Student profile: Laura Tilley
Understanding community evacuation dynamics following the 2016 Kaikōura earthquake and tsunami
My passion for learning about multi-hazard disaster risk and resilience began when I was nearing the end of my undergraduate degree in physical geography at the University of Canterbury. Having experienced the 2010/2011 Canterbury Earthquake Sequence (CES), I wanted to explore how disasters such as the CES and the 2016 Kaikōura earthquake impact people and places, and how we can build resilience into communities so that they are better prepared for future hazard events. This led me to enrol in the Master of Disaster Risk and Resilience (MDRR) programme at the University of Canterbury.
Since completing my master’s I have had exciting opportunities to apply the wide range of skills I learnt during the MDRR programme. In 2018 I worked at GNS Science as a research assistant on the RiskScape project. Since finishing that summer internship at GNS, I have spent the last year working as a graduate advisor in the Hazard Risk Management team at the Ministry of Civil Defence & Emergency Management, whilst working on my thesis project.
I also love pizza, wine and puppies.
My project was scoped and requested by Environment Canterbury and Kaikōura District Council Emergency Management as part of ongoing collaborative research supporting recovery in the Kaikōura District following the 2016 earthquakes. I have the awesome opportunity to work with local emergency management, hazard analysts and the Kaikōura community to better understand evacuation dynamics of the tsunami risk which followed the 2016 Kaikōura earthquake and tsunami.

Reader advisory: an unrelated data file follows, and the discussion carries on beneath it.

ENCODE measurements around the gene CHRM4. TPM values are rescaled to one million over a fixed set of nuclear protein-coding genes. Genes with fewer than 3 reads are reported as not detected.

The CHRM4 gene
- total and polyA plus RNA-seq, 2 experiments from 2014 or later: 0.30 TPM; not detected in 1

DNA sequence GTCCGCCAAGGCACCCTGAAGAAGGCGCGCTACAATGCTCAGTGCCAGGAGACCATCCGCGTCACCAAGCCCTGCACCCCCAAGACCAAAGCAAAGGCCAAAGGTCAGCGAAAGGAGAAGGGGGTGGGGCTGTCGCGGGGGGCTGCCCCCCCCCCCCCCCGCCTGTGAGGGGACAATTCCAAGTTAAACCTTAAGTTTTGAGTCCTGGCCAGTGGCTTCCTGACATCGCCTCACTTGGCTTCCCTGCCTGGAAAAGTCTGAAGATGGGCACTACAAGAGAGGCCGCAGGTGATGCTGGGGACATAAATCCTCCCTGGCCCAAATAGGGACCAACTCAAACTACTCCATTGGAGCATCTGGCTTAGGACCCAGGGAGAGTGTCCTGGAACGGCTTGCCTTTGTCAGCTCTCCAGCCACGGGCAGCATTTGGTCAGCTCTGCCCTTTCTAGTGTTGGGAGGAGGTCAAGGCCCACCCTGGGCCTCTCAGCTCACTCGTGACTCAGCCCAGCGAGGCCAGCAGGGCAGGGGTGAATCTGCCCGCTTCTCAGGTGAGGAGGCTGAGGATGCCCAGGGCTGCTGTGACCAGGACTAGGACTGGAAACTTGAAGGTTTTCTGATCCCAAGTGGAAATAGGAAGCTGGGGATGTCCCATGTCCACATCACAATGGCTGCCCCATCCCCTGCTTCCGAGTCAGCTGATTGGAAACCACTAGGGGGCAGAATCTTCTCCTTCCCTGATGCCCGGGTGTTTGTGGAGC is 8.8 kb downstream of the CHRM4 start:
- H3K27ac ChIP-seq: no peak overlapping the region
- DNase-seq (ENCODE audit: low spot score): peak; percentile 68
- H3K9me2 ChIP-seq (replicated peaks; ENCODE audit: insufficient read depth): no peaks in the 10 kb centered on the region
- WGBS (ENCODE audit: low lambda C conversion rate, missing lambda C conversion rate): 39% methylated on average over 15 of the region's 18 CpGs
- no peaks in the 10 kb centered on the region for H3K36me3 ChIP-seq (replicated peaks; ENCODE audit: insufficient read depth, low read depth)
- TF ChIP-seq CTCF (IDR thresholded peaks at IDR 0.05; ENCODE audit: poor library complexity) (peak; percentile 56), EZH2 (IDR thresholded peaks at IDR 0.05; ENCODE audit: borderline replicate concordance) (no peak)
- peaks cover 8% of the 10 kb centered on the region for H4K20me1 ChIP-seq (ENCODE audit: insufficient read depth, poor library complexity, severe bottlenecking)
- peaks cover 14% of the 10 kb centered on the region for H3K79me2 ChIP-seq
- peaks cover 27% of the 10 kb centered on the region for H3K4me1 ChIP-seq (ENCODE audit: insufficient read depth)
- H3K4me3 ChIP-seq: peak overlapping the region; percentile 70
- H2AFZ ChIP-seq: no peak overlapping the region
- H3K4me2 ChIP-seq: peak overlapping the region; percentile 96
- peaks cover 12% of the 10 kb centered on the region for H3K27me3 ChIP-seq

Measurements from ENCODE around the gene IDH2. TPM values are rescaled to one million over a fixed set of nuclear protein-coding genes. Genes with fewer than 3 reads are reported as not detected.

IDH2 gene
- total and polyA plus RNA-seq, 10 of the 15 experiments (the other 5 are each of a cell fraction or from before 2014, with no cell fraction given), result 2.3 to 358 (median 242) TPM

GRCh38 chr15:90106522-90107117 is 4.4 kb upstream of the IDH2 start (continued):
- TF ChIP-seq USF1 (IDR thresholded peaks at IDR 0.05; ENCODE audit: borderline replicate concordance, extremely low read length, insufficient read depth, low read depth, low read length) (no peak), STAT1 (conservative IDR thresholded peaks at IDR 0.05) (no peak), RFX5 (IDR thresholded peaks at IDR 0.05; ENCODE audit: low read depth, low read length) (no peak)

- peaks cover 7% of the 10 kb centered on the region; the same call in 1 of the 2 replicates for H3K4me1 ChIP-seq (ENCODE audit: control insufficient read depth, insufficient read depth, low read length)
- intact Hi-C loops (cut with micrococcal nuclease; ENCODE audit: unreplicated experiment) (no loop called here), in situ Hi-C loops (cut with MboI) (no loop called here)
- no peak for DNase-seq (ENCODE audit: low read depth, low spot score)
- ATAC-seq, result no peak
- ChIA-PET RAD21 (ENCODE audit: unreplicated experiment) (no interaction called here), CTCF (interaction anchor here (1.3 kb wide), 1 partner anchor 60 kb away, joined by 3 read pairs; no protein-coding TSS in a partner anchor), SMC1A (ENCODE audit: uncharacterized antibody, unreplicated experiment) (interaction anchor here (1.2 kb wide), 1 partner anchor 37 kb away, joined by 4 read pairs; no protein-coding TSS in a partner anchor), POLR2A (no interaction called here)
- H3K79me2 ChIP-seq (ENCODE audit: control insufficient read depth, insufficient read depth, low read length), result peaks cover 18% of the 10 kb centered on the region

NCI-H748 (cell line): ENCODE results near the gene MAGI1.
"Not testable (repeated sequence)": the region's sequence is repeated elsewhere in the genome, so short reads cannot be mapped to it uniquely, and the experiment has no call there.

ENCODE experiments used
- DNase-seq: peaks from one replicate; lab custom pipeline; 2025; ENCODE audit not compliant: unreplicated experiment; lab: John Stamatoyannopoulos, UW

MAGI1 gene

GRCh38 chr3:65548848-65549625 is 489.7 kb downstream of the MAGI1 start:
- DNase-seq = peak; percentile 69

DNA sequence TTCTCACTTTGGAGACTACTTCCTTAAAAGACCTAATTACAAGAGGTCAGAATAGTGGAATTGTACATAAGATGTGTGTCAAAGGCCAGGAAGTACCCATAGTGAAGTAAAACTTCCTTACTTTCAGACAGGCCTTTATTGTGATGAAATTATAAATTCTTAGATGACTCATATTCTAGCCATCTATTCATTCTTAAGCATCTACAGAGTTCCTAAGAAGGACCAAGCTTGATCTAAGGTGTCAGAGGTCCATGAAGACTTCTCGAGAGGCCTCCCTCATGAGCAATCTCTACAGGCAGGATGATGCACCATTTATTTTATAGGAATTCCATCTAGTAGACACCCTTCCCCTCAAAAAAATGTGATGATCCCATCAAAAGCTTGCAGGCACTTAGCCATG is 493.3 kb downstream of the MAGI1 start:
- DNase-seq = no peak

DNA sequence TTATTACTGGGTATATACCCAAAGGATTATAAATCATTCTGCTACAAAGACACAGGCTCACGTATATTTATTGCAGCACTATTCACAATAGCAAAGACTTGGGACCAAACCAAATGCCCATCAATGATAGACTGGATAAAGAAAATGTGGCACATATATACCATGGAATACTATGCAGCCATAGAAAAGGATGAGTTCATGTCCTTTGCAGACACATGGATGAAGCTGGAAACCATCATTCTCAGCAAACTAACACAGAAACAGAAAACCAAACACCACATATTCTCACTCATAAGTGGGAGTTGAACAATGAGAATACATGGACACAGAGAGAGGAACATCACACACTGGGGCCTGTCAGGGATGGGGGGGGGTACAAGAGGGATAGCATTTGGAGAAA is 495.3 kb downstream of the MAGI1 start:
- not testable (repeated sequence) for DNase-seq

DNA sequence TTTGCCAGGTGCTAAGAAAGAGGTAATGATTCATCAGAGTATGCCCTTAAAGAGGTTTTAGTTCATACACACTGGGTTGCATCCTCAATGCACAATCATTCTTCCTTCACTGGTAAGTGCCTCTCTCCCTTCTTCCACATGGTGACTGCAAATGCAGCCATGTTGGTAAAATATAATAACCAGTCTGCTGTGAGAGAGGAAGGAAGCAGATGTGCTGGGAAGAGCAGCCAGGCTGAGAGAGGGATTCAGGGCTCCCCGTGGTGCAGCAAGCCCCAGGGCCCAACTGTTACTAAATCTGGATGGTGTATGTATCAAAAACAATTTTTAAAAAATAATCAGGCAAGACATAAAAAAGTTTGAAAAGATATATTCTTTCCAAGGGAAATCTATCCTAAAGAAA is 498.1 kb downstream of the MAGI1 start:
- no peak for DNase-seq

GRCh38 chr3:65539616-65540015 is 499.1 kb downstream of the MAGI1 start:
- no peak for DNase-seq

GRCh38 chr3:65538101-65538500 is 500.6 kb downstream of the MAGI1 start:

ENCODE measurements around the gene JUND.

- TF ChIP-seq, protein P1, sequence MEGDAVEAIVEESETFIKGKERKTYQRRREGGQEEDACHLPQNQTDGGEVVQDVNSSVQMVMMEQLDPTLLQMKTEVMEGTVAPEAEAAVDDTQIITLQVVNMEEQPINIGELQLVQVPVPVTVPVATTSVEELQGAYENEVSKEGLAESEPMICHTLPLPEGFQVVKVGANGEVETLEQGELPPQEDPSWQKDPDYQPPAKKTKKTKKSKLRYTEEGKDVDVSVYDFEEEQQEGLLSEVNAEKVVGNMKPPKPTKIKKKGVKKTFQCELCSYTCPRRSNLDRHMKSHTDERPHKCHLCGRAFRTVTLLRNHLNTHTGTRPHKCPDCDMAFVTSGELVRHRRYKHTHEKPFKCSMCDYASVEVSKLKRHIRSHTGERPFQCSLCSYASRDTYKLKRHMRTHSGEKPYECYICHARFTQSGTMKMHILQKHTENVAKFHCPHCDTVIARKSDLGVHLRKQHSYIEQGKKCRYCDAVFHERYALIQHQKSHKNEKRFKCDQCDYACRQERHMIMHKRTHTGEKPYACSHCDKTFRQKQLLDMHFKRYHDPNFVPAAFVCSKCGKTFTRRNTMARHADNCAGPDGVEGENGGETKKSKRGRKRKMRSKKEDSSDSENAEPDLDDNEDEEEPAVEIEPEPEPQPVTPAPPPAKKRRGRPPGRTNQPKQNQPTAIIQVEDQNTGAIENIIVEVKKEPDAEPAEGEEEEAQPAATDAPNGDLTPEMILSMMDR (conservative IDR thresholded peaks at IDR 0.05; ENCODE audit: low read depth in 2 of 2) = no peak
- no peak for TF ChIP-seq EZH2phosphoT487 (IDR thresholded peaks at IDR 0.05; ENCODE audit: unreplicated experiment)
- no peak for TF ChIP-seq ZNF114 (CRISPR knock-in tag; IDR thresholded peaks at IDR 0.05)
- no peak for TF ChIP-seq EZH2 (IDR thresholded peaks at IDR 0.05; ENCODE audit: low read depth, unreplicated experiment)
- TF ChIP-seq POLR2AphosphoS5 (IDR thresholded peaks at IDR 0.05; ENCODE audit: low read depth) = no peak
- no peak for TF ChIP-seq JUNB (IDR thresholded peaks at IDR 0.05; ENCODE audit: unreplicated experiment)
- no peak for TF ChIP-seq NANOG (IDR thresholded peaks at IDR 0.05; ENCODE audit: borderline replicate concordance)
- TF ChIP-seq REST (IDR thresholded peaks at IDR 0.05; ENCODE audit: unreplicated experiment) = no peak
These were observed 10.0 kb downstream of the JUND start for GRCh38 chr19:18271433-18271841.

The aims of my research are to:
- Understand the risk to population and relevant assets exposed to tsunami hazard in Kaikōura
- Develop an optimal evacuation model for emergency managers and the Kaikōura community
- Utilise evacuation modelling to inform evacuation decision-making in planning and practice
The end goal of my project is to inform development of an optimal tsunami evacuation plan for emergency management and the Kaikōura community using agent-based modelling. Agent-based modelling will allow me to apply specific ‘rules’, based on information provided by the community, to represent realistic evacuation behaviour that was experienced during the 2016 Kaikōura event. I hope my research will increase community readiness and response and ensure safe and efficient evacuations for future tsunami hazards.
My project is a collaboration between the Resilience to Nature’s Challenges Rural research programme, and a Natural Hazards Research Platform project called ‘Quicker and safer tsunami evacuations through agent-based modelling’, led by William Power.
Recently, I asked for the community’s help to understand their evacuation response and tsunami preparedness. I distributed 1000 surveys around the Kaikōura township and am now processing the amazing response. Once I have finished processing the surveys I will use the information provided by the community to help inform the tsunami evacuation model. My project is due to be completed in 2020.
The awesome supervision team helping me on this project are: Assoc Prof Tom Wilson (UC), Dr Matthew Hughes (UC) and Dr Sarah Beaven (UC), with support from ECan, Kaikōura District Council Civil Defence and GNS Science.